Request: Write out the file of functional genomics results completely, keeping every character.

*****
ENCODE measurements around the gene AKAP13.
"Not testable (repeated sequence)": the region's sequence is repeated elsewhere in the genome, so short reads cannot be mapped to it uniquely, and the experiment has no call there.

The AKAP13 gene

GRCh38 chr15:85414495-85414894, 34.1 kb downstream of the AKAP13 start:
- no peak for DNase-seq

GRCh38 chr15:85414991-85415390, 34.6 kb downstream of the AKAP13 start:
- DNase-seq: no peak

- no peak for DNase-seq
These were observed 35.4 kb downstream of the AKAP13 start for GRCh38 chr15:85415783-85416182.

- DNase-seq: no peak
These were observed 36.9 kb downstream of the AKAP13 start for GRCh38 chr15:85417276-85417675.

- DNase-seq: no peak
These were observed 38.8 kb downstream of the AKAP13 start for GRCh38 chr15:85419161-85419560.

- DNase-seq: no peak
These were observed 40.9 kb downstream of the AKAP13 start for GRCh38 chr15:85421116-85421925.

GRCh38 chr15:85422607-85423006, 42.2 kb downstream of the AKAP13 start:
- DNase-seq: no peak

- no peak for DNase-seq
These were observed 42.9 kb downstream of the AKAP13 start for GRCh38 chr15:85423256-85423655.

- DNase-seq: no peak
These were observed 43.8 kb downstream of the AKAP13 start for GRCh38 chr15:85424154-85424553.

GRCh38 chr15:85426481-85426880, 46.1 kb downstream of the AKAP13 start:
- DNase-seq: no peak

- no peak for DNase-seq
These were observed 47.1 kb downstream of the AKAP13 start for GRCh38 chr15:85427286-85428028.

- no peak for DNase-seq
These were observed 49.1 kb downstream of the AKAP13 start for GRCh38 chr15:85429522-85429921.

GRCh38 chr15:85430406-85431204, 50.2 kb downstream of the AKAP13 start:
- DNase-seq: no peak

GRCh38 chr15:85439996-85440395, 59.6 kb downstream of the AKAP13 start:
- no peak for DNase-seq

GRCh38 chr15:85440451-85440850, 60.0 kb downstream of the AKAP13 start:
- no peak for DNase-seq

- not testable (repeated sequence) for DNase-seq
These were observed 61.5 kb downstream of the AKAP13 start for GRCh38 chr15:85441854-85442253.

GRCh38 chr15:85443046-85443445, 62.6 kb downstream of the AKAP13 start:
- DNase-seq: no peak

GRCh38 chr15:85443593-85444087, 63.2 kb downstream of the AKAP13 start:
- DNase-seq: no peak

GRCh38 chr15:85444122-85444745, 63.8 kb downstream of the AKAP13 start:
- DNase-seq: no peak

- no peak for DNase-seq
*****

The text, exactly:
ENCODE measurements around the gene AKAP13.
"Not testable (repeated sequence)": the region's sequence is repeated elsewhere in the genome, so short reads cannot be mapped to it uniquely, and the experiment has no call there.

The AKAP13 gene

GRCh38 chr15:85414495-85414894, 34.1 kb downstream of the AKAP13 start:
- no peak for DNase-seq

GRCh38 chr15:85414991-85415390, 34.6 kb downstream of the AKAP13 start:
- DNase-seq: no peak

- no peak for DNase-seq
These were observed 35.4 kb downstream of the AKAP13 start for GRCh38 chr15:85415783-85416182.

- DNase-seq: no peak
These were observed 36.9 kb downstream of the AKAP13 start for GRCh38 chr15:85417276-85417675.

- DNase-seq: no peak
These were observed 38.8 kb downstream of the AKAP13 start for GRCh38 chr15:85419161-85419560.

- DNase-seq: no peak
These were observed 40.9 kb downstream of the AKAP13 start for GRCh38 chr15:85421116-85421925.

GRCh38 chr15:85422607-85423006, 42.2 kb downstream of the AKAP13 start:
- DNase-seq: no peak

- no peak for DNase-seq
These were observed 42.9 kb downstream of the AKAP13 start for GRCh38 chr15:85423256-85423655.

- DNase-seq: no peak
These were observed 43.8 kb downstream of the AKAP13 start for GRCh38 chr15:85424154-85424553.

GRCh38 chr15:85426481-85426880, 46.1 kb downstream of the AKAP13 start:
- DNase-seq: no peak

- no peak for DNase-seq
These were observed 47.1 kb downstream of the AKAP13 start for GRCh38 chr15:85427286-85428028.

- no peak for DNase-seq
These were observed 49.1 kb downstream of the AKAP13 start for GRCh38 chr15:85429522-85429921.

GRCh38 chr15:85430406-85431204, 50.2 kb downstream of the AKAP13 start:
- DNase-seq: no peak

GRCh38 chr15:85439996-85440395, 59.6 kb downstream of the AKAP13 start:
- no peak for DNase-seq

GRCh38 chr15:85440451-85440850, 60.0 kb downstream of the AKAP13 start:
- no peak for DNase-seq

- not testable (repeated sequence) for DNase-seq
These were observed 61.5 kb downstream of the AKAP13 start for GRCh38 chr15:85441854-85442253.

GRCh38 chr15:85443046-85443445, 62.6 kb downstream of the AKAP13 start:
- DNase-seq: no peak

GRCh38 chr15:85443593-85444087, 63.2 kb downstream of the AKAP13 start:
- DNase-seq: no peak

GRCh38 chr15:85444122-85444745, 63.8 kb downstream of the AKAP13 start:
- DNase-seq: no peak

- no peak for DNase-seq